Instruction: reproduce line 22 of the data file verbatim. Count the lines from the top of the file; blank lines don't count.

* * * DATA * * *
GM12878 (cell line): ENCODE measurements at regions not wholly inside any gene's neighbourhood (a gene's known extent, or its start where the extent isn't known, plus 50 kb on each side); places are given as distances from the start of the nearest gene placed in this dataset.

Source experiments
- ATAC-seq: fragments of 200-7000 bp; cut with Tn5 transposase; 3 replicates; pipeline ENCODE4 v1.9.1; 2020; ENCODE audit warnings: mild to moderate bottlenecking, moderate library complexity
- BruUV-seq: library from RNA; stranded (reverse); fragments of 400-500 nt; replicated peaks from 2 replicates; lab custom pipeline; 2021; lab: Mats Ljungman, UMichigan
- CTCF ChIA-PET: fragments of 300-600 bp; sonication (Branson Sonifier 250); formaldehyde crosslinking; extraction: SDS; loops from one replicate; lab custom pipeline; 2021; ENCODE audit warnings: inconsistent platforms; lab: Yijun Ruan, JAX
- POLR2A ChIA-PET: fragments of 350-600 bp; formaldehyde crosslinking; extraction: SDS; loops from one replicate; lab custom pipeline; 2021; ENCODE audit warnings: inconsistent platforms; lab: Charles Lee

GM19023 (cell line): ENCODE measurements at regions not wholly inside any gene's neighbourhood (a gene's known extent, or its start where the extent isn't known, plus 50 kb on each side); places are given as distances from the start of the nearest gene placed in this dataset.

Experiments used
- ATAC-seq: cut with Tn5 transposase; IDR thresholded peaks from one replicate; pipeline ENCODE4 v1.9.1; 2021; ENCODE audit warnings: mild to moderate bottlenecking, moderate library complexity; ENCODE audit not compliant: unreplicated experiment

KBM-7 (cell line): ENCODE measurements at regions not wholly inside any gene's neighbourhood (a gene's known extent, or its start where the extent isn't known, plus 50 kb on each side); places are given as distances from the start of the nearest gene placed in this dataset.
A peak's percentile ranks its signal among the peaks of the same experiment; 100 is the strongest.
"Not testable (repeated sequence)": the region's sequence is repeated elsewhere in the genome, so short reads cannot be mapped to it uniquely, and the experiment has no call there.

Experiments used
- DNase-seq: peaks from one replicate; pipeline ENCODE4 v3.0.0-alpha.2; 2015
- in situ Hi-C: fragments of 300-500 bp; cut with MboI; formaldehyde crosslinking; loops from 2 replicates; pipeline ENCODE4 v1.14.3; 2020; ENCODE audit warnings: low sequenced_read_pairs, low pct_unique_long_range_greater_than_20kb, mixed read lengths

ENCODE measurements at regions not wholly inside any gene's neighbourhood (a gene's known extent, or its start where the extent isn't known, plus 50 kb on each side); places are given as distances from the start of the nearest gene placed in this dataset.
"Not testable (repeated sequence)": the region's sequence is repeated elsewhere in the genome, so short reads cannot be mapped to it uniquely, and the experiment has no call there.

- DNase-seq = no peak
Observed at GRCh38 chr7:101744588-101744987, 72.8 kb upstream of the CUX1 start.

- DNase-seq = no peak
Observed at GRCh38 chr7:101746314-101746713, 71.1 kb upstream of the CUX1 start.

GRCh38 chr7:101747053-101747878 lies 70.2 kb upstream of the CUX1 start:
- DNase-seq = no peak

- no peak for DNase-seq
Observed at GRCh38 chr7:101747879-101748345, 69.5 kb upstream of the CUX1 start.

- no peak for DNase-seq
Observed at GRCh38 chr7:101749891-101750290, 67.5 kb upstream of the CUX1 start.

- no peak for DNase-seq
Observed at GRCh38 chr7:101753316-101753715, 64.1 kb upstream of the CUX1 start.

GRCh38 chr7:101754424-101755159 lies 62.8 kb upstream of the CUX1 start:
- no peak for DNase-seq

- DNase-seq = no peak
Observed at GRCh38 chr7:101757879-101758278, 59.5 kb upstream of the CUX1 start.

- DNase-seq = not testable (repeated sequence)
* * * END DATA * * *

GRCh38 chr7:101747053-101747878 lies 70.2 kb upstream of the CUX1 start: